Well, you still have to do a bit of work, like downloading the app when it finally gets approved in iTunes’ app store or the Android Marketplace, which should be within two to four weeks. Then you need to input the ID code on your model year 2013 or newer fork or shock and follow some pretty simple onscreen instructions.
The app will use the ID code to determine what fork and/or shock you have and its compression and rebound settings and help you set it up with the proper sag.
To start, open the compression and rebound all the way, enter your body weight and it’ll tell you the recommended baseline psi setting. From there, you sit on the bike and move the sag sliders down, hop off and scan the stanchion or shock canister using your smartphone’s camera. Put the camera alongside the slider as shown above and it’ll scan the image while a cool red line Knight Riders up and down the stanchion. Once it spots the o-ring and compares it with the recommended position, it’ll adjust the recommended psi.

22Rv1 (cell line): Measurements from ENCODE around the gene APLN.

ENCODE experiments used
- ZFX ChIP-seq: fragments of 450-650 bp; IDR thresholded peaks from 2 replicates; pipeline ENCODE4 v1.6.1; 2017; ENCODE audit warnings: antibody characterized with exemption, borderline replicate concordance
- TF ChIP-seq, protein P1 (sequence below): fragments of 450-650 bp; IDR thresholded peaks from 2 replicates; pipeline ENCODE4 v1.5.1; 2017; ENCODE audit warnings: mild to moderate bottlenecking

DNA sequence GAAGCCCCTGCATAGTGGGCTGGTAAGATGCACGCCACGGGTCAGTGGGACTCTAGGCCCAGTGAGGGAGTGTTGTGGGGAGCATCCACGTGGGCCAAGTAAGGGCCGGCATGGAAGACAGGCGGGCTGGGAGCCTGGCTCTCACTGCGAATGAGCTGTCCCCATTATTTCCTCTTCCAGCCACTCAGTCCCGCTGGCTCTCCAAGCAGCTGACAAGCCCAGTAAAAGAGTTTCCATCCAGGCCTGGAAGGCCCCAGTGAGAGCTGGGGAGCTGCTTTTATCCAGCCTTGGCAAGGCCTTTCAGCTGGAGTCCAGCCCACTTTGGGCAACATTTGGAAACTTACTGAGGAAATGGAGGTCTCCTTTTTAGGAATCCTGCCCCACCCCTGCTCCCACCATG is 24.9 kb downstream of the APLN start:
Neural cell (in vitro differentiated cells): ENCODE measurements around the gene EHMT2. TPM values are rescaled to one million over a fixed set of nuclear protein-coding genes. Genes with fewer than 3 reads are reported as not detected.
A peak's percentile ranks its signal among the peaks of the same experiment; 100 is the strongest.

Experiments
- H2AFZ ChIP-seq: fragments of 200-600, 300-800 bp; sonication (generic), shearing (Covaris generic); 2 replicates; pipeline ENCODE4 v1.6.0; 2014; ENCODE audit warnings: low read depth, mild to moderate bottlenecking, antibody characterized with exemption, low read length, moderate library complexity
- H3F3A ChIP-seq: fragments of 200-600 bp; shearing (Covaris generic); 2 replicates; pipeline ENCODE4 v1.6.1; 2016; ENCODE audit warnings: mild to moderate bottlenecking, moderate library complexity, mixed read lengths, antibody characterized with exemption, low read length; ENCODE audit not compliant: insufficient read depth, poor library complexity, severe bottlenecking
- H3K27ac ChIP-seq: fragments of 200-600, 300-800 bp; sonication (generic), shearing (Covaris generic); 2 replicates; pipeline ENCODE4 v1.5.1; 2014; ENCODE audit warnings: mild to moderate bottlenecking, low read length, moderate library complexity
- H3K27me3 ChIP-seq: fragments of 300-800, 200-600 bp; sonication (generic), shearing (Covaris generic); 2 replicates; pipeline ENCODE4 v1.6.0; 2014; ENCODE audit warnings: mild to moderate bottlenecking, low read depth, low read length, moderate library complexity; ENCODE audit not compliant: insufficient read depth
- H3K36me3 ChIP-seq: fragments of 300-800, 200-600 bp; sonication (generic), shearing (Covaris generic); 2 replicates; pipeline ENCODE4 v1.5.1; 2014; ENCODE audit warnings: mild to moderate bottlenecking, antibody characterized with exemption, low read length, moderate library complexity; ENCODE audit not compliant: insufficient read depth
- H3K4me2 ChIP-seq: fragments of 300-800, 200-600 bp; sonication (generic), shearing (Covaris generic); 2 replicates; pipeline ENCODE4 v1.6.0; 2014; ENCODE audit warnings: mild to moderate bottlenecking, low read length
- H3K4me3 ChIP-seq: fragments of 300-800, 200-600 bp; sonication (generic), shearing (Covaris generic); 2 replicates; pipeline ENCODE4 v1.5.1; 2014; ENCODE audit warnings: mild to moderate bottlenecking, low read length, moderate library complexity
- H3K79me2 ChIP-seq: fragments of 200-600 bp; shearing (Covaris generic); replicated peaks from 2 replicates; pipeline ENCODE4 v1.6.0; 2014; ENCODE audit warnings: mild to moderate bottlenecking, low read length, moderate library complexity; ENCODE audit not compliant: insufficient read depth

The ID code tells the app the model and what the compression and rebound tune is for that unit.
Instruction screens guide you through the process and you can save settings for your bikes and recheck it as often as you like.
Using just the video bit, there’s really no reason (that we can see) why the app can’t be expanded to simply let you input the model and/or serial number and simply use the visual gauge to determine sag. Fox’s rep kinda sort emphasized the “for now” part about it only working with 2013 and newer bits, so we’ll see.